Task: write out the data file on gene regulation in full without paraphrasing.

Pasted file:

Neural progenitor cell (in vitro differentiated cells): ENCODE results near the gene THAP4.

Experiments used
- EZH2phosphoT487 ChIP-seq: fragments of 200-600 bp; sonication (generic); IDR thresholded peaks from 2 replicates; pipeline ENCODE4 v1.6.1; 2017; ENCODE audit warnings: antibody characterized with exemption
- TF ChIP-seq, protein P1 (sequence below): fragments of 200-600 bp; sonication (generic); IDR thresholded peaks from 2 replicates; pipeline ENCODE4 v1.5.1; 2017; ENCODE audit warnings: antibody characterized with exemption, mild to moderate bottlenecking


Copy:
Neural progenitor cell (in vitro differentiated cells): ENCODE results near the gene THAP4.

Experiments used
- EZH2phosphoT487 ChIP-seq: fragments of 200-600 bp; sonication (generic); IDR thresholded peaks from 2 replicates; pipeline ENCODE4 v1.6.1; 2017; ENCODE audit warnings: antibody characterized with exemption
- TF ChIP-seq, protein P1 (sequence below): fragments of 200-600 bp; sonication (generic); IDR thresholded peaks from 2 replicates; pipeline ENCODE4 v1.5.1; 2017; ENCODE audit warnings: antibody characterized with exemption, mild to moderate bottlenecking